What's not to like about privately owned high-speed rail?
TBO.comOrlando Sentinel on high-speed rail between Orlando and Miami:
Published: August 9, 2012
Published: August 9, 2012
It's been a year and a half since Rick Scott killed a plan for high-speed rail between Orlando and Tampa. Florida's governor insisted the project was too risky for taxpayers, despite a promise of $2.4 billion in federal funding.
Fortunately, a plan for passenger rail service linking Orlando and Miami is a train of a different color. As proposed, it wouldn't leave taxpayers on the hook.
Dubbed All Aboard Florida, the $1 billion project would be privately built and operated. Service would begin as soon as 2014, with stops in Fort Lauderdale and West Palm Beach. It would deliver a boost to the state's economy, creating 6,000 jobs during construction, employing 400 people once it's running, and spurring transit-oriented development.
We're usually skeptical of proposals that look too good to be true. But the firm behind this one, Florida East Coast Industries, is one of the state's oldest real-estate companies. It already owns the rail corridor from Miami to Jacksonville.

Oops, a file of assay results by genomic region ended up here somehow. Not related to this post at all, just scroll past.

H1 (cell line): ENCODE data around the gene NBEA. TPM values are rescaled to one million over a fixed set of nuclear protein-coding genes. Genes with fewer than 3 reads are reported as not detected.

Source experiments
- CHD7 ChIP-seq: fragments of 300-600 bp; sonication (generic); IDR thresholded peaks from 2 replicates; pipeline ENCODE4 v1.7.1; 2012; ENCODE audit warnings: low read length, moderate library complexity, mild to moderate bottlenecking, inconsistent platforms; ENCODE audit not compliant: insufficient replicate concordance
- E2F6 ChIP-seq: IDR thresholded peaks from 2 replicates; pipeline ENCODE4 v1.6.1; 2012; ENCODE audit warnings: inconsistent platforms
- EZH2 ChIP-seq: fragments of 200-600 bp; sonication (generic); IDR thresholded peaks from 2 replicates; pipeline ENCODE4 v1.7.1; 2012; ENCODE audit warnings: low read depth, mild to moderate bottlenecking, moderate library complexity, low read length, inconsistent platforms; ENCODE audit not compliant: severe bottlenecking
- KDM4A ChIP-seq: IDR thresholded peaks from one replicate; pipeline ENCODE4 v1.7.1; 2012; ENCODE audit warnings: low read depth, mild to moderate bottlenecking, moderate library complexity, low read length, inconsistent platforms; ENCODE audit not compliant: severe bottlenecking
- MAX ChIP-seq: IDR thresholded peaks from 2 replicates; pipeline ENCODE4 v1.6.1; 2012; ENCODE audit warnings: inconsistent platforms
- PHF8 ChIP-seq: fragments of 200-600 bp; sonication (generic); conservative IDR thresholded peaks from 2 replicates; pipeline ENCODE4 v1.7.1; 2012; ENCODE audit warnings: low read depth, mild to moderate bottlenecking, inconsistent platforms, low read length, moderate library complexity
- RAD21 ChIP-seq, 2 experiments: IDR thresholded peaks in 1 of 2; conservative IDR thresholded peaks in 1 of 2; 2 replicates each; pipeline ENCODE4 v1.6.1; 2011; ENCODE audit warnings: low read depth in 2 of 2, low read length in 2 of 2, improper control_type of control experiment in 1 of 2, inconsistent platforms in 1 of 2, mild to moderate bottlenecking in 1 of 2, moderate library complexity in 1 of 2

One of its affiliates, Florida East Coast Railway, runs freight trains on the corridor, which includes 200 of the 240 miles that passenger trains would travel. The company has been negotiating to secure a right of way to build tracks from Cocoa to Orlando International Airport.
Almost every passenger-rail system in the country gets government subsidies, but the folks behind All Aboard Florida insist they can pull off a privately funded operation. They have some big numbers on their side: 50 million people a year travel between Orlando and South Florida, and 95 percent travel by car on crowded highways. Trains could offer them a safer, more comfortable and faster alternative, though two other factors — a competitive price and convenient operating times — would be crucial in persuading drivers to park their cars and hop aboard.
All Aboard Florida representatives have been in talks with the airport about building a rail station there. But the project's success could depend on how soon there's a connection between Metro Orlando's SunRail commuter line, scheduled to start running in 2014, and the airport. …
We've expressed our doubts about a recent proposal to create the connection with a privately funded maglev train, a technology that hasn't been successfully utilized by any passenger rail system in this country. …
Leaders should be eager to find other ways — without putting taxpayers at unreasonable risk — to help realize all the benefits of private train service between Orlando and Miami.